1. You have not mentioned the GURT, or the terminator gene – by which GM crops can be made sterile so you have to buy more each year and cannot just reuse kept seed. This has the potential to destroy lives and livelihoods. Imagine you neighbour plants such a crop and via cross pollenation your non-GM crops inherit the characteristics – your kept seed will now be sterile courtesy of Monsanto. Are we prepared to accept this risk?

    2. People often quote F1 seeds as an example of existing GM technology to justify GM. This is rubbish – F1 is taking pollen from one variety and using it in another variety of the same or similar species to produce a hybrid with certain characteristics. It is not taking bacterial genes and inmcorporating them into an animal or plant.

    J

  15. Monsanto’s track record with soy beans in the USA speaks for itself. Their pursuit of farmers who save seed and the willingness of government agencies to give them free reign to ruin these people’s lives by drowning them in litigation means that, for me, I wouldn’t trust a single word they say.

  16. I guess there are lots of issues relating to our current state of well being in this thread. Here are few thoughts. I have a small grazing property in Australia and survive with what we call off farm income, I made the money that I spend to keep what is really an indulgent lifestyle by working in areas unrelated to agriculture and gathered lots of worthless paper credentials in the process but I sure have read a lot, I have worked close up with high levels of government and private enterprise and see the stupidity at first hand. All the money we made and have goes into changing things here on this farm we live on, the way we manage it, what we can have etc and as we prepare and adapt for a changing climate and it costs heaps in lost revenue and income as you wait for nature and ecosytems to be salvaged, repaired and for nature to take its course. We have nearly given up several times but love the life.. So those are my biases. Here’s what I think.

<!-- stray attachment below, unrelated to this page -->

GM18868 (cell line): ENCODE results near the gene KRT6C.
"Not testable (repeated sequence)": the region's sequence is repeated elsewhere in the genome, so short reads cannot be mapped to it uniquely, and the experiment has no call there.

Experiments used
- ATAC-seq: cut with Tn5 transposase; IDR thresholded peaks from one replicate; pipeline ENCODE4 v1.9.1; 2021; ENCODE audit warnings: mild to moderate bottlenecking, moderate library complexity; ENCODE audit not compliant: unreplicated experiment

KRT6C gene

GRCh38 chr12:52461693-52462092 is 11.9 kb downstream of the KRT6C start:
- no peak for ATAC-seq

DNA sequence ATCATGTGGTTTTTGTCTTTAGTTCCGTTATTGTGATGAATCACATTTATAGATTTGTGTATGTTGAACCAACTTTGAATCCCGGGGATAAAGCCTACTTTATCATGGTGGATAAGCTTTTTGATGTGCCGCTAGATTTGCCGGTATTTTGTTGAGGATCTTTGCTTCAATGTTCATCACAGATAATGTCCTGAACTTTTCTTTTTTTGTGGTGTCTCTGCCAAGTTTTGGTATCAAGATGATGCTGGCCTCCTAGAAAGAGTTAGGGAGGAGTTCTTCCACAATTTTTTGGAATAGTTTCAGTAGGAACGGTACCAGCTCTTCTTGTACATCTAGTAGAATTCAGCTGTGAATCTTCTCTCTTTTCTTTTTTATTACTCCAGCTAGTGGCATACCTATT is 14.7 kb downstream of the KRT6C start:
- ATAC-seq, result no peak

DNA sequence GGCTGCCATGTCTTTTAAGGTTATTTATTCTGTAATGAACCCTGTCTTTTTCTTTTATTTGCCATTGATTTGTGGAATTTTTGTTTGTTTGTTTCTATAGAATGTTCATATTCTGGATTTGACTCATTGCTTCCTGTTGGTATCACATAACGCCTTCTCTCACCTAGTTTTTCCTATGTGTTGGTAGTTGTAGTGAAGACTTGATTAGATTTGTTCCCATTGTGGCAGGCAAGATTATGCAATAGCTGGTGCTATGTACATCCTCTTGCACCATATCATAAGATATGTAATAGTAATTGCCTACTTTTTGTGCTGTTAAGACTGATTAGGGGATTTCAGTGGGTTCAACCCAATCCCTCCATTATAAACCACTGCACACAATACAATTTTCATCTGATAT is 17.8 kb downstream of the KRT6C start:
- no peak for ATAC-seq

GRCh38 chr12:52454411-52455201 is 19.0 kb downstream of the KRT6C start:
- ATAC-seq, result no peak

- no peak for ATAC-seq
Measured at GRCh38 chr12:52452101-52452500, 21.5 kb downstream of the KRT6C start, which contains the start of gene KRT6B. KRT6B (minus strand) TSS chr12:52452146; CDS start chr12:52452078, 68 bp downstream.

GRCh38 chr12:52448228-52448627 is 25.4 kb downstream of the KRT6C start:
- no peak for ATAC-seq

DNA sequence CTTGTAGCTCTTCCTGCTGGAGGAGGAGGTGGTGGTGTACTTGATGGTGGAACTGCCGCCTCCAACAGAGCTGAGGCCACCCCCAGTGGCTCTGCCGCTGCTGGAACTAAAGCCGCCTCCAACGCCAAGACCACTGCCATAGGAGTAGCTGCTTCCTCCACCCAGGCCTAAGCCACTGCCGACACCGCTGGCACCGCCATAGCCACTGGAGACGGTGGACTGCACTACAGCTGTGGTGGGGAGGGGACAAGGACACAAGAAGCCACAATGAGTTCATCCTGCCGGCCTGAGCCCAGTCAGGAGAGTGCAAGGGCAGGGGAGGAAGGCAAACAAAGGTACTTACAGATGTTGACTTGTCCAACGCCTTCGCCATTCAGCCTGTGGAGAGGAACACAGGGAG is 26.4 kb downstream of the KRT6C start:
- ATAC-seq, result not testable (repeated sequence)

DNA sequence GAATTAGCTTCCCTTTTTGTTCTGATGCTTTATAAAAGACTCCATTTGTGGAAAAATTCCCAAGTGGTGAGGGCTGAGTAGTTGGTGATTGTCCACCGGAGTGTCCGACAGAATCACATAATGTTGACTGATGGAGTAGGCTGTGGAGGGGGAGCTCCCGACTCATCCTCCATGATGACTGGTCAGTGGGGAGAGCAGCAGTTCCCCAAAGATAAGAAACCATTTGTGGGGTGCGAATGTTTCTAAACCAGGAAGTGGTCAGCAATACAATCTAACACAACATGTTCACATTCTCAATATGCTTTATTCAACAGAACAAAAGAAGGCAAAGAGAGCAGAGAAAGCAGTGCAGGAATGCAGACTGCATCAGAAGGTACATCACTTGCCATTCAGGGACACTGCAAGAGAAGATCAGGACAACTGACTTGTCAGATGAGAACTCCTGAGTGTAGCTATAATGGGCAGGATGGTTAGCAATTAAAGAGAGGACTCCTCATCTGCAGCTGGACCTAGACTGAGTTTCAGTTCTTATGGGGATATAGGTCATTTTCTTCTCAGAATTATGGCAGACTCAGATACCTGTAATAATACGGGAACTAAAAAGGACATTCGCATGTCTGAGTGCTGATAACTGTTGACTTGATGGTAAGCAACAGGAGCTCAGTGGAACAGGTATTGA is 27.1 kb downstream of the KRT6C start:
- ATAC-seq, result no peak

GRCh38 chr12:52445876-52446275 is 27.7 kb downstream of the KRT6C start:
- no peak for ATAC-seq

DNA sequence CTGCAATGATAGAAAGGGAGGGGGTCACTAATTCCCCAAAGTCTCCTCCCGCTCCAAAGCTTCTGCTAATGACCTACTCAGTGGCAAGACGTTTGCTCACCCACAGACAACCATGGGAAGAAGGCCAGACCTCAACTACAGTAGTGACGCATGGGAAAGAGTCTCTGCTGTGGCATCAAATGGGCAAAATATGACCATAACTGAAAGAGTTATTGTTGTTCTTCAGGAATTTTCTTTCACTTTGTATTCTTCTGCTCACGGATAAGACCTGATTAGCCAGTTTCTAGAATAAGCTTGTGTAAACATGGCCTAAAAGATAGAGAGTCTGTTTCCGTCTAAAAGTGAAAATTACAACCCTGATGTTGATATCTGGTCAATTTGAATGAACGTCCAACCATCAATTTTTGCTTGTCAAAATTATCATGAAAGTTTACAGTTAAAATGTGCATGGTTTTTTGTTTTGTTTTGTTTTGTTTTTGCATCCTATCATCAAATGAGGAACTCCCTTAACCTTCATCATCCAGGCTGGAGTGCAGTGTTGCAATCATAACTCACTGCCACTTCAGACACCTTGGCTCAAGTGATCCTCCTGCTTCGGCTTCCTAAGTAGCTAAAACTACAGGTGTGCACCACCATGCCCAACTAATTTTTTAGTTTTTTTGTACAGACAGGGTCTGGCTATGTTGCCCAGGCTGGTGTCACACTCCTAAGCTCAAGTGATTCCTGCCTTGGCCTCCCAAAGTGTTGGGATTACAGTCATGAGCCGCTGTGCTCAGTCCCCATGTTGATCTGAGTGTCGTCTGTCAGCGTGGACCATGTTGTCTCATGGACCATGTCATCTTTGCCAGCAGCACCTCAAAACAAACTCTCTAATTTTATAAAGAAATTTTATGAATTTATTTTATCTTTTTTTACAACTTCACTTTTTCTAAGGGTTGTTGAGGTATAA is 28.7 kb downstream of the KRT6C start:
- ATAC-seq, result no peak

May I say that growing your own food, (veggies, fruit and the odd animal to eat) is hard work subjected to the vagarities of the weather, animal welfare and health, soil fertility and plant diseases and pests, always has been, always will be, nature of the game. It aint no virtual world and there are no nifty apps to do the shit work and hard yakka. The routine of caring for crops and animals, harvesting and processing them is also repetitive and hardly intellectually stimulating but that is farming, which is why so few people do it these days, oh and it is very badly remunerated, everybody wants to eat cheap and not pay a fair price to growers and husbanders, then there is no end of middle personages who take what is raw product and value add, market it, transport it and sell it etc and put a hefty mark up as they do so. (I get $3.60 a kilogram for beef cattle that then retails at $20 plus in the supermarket).